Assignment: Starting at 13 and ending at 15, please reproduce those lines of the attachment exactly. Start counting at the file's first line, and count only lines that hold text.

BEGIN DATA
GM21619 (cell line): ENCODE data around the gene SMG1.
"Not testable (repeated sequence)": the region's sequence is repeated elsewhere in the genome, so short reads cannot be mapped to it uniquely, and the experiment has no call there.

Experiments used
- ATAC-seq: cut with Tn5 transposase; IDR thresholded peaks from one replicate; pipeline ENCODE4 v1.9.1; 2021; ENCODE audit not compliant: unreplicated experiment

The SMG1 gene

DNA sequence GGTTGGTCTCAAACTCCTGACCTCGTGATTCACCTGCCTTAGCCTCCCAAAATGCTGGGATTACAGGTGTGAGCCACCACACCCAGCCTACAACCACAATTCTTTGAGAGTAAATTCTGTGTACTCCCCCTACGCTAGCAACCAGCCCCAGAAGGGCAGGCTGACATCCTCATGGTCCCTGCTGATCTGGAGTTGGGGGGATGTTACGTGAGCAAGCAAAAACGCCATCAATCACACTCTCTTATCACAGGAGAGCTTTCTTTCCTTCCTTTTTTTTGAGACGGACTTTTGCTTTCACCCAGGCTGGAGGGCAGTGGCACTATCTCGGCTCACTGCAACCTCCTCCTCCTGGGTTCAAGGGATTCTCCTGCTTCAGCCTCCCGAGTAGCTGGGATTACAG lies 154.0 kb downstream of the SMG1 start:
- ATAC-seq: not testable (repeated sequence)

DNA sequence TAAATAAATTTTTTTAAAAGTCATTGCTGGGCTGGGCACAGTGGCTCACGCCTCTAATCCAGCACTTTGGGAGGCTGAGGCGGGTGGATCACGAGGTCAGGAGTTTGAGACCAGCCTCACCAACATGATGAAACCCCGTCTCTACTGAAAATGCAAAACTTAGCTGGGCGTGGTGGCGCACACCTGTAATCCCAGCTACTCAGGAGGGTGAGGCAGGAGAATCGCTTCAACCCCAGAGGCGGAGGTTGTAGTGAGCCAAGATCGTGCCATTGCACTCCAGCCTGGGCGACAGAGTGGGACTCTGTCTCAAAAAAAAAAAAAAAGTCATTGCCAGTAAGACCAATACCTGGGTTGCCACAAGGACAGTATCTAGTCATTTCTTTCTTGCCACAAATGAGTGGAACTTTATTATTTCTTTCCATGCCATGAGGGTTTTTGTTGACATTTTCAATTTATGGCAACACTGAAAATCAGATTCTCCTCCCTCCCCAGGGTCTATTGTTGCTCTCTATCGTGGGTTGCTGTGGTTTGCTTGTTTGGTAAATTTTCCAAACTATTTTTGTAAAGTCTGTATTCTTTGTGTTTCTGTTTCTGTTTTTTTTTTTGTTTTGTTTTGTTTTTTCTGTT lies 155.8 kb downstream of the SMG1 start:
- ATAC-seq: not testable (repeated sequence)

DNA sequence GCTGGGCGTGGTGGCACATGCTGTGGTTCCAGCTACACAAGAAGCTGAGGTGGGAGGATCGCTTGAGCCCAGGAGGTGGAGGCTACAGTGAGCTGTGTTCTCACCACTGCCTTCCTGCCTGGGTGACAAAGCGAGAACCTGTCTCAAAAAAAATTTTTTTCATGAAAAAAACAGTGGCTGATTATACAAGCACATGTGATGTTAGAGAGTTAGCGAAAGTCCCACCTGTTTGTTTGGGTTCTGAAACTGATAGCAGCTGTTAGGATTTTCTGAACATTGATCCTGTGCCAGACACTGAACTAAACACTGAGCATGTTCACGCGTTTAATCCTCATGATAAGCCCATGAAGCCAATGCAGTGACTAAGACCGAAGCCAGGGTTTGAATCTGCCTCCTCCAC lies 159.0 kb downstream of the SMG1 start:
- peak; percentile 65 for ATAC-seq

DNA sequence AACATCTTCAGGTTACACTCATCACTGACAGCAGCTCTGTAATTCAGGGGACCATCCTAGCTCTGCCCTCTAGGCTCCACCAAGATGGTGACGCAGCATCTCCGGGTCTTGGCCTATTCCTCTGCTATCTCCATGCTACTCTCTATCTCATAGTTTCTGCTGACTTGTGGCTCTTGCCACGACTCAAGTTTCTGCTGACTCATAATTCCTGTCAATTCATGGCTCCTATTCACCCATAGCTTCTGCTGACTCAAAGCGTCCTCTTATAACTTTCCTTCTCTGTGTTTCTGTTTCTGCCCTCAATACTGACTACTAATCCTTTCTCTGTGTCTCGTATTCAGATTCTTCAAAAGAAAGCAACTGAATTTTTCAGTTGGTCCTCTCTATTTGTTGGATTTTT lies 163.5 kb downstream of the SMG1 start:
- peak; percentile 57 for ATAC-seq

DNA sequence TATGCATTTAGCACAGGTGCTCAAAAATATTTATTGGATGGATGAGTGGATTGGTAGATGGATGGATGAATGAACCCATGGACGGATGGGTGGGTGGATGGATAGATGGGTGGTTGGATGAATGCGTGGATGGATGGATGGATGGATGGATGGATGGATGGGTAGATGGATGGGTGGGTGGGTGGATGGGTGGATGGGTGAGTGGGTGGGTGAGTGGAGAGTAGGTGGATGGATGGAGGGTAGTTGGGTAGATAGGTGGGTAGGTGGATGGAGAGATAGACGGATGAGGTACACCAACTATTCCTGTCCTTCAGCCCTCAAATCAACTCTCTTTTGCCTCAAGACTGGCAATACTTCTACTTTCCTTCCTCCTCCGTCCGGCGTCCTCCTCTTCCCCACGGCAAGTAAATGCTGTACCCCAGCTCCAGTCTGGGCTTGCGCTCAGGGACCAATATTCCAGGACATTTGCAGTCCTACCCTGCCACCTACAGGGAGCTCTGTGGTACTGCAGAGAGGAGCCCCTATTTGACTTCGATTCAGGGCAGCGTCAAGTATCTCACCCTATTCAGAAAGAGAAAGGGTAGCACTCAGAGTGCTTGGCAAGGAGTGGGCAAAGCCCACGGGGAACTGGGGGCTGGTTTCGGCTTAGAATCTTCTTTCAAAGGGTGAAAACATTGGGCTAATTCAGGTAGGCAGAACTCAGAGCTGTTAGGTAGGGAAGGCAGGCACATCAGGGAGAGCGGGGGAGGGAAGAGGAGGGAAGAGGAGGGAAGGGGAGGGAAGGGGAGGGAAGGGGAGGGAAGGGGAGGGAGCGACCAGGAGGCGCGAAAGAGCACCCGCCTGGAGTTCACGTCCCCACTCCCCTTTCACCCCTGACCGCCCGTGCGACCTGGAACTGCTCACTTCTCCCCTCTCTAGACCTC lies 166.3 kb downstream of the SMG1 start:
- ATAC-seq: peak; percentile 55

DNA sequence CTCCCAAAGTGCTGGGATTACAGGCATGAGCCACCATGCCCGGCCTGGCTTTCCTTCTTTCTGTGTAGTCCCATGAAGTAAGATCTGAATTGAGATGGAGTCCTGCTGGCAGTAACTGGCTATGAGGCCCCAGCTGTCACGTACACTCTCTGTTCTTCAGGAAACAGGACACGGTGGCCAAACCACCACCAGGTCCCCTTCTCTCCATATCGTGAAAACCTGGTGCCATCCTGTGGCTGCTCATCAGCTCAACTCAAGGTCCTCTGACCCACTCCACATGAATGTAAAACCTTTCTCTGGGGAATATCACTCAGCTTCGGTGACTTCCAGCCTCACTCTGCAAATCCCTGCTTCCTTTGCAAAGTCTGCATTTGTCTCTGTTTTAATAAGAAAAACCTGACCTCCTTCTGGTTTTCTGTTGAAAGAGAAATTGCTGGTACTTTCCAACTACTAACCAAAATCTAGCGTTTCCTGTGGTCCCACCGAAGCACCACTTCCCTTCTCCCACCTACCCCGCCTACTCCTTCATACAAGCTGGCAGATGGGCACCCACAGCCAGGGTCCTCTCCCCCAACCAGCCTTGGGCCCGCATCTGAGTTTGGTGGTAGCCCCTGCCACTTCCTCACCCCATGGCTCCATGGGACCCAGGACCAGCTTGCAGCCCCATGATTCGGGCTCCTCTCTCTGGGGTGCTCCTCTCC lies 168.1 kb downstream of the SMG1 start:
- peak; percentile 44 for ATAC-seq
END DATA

- peak; percentile 57 for ATAC-seq

DNA sequence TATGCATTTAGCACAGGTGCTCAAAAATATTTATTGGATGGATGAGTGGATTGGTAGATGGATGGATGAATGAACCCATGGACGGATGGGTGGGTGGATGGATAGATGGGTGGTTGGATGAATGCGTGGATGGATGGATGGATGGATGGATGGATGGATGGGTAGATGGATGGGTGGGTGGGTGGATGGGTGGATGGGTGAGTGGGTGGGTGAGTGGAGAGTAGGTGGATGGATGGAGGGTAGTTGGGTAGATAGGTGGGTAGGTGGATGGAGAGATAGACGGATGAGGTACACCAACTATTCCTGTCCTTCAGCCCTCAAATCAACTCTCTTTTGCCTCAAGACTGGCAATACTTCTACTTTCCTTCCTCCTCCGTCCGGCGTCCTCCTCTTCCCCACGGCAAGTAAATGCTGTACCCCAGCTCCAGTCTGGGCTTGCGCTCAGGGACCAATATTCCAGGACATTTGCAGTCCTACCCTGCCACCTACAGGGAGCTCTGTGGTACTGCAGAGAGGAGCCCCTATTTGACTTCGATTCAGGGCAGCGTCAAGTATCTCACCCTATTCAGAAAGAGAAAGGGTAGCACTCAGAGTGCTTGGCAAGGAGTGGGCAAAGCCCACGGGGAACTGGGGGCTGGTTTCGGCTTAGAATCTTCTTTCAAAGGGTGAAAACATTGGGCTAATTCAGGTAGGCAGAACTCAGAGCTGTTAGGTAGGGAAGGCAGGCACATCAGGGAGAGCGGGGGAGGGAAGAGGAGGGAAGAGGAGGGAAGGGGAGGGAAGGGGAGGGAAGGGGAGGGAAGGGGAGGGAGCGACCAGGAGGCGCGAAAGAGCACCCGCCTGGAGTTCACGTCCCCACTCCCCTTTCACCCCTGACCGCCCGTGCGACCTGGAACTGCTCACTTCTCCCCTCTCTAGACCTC lies 166.3 kb downstream of the SMG1 start:
- ATAC-seq: peak; percentile 55